After seeing a boom in interest near the start of the 21st century, the international sport of roller derby has been growing at a steady pace. In order for skaters to play at their peak performance, they need to adapt to the ways atmospheric conditions such as temperature and humidity affect their rinks and their bodies.
"Temperature and humidity affect the stickiness of the floor, which directly correlates to how fast you can skate, how much you can slide, certain moves you can do," said Susan "Suenami" Varner, captain of the Happy Valley Dolls, the A-level travel team for the State College Area Roller Derby league.
Having evolved from the dramatized version of the game that was popular in the 1970s, modern flat-track roller derby is a hard-hitting contact sport played on quad-style roller skates. Varner explained that depending on the conditions, skaters will switch the wheels on their skates to maximize how they perform on the track.
Rachel "Blackout Betty" Gaddis, president of State College Area Roller (SCAR) Derby and a member of the Happy Valley Dolls, said that it is the wheels' hardness, called the durometer, that makes the biggest impact on different floor surfaces.
"This rink, in the summer, gets very humid inside," Gaddis said. "We actually get a lot of condensation on the floor. With our floor being so sticky and humid, you want your harder wheels so you actually still have a slide, but also still have the grip with the floor and your wheel."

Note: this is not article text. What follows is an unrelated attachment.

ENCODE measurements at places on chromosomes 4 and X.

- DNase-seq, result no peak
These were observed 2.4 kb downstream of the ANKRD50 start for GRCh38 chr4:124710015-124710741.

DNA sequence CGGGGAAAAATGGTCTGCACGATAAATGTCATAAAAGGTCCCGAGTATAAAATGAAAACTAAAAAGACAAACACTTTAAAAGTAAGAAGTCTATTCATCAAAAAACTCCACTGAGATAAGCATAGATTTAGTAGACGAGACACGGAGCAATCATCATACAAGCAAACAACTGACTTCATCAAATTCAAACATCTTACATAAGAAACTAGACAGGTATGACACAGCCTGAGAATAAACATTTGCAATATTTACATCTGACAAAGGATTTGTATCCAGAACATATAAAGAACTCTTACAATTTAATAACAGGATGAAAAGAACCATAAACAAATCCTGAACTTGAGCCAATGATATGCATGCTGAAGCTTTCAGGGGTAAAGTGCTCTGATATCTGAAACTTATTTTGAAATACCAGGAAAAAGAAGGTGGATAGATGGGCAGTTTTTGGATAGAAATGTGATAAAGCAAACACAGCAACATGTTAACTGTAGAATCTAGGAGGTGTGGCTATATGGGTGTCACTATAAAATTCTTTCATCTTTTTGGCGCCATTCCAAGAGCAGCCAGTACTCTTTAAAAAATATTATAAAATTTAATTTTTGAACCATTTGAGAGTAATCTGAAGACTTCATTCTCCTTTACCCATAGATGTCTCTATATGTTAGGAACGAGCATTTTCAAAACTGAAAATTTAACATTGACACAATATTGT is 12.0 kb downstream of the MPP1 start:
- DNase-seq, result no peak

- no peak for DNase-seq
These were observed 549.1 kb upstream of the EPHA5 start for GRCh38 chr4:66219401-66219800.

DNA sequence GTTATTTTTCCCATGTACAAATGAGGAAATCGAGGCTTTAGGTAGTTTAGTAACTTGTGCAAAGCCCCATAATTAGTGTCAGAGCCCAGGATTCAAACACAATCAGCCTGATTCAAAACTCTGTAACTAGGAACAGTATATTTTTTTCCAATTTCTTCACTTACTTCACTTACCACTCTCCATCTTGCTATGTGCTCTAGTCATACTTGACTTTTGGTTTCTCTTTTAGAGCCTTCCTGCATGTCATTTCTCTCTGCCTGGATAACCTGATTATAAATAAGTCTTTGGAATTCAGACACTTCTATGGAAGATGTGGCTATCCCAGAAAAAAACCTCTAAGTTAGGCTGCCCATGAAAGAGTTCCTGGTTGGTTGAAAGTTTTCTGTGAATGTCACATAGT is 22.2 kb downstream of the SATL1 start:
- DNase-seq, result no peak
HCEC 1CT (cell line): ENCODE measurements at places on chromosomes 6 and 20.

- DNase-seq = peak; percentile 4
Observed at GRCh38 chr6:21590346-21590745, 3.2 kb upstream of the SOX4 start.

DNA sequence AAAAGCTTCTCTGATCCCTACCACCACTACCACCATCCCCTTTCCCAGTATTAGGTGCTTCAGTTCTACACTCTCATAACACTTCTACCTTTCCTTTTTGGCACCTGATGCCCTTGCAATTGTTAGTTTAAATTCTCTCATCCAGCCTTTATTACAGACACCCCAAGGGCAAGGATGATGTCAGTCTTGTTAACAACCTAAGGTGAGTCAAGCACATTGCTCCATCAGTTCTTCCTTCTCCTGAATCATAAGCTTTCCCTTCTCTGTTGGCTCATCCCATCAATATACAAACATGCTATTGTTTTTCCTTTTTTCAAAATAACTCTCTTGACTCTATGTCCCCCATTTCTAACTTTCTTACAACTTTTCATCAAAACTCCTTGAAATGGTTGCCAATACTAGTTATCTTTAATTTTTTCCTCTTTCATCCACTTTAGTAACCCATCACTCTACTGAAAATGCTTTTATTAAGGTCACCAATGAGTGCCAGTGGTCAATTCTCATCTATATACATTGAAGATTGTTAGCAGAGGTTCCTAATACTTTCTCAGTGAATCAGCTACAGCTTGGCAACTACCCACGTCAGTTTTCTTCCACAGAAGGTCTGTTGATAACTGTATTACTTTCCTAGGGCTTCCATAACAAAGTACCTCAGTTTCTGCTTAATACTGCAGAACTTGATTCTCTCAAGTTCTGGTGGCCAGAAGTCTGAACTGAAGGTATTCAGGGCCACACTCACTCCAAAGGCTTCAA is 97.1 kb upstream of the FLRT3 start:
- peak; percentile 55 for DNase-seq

At the most basic level, flat-track derby is played by two teams on an oblong track. Each team fields a jammer, who scores points for each opponent she skates past. The blockers on the track work simultaneously to stop the opposing jammer from getting past them, and they assist their own jammer who is working to get through the pack.
Currently, more than 1,300 women's leagues, men's leagues, junior derby, flat-tracked and banked-track leagues are registered across the globe.
"Roller derby has come a long way from the smash mouth, big hits, staged production of yesteryear," said Chris Brace, head coach of the Happy Valley Dolls. "It involves strategy, gameplay, sportsmanship and constant training and practice."
The high intensity of the game can take a physical toll on skaters. Hydration is an essential step for players to avoid health complications.
"After you get 28 girls out there, pushing their bodies to the edge, and crowds that can be well into the hundreds, the temperature and humidity will quickly become unbearable, especially in the summer months," Brace said.
The gear skaters are required to wear--helmets, knee pads, elbow pads and wrist guards--can make it harder for the body to cool down, Brace said. Skaters need to drink water constantly, not just when they feel thirsty.
"If you wait till you're thirsty to drink, you're already about two cups of water short," he said. "It's important to drink before, during and after games. If you're getting goosebumps and chills, it's too late. You're dehydrated. If I know one of my players is dehydrated, I will have them sit out and get the EMTs to look them over."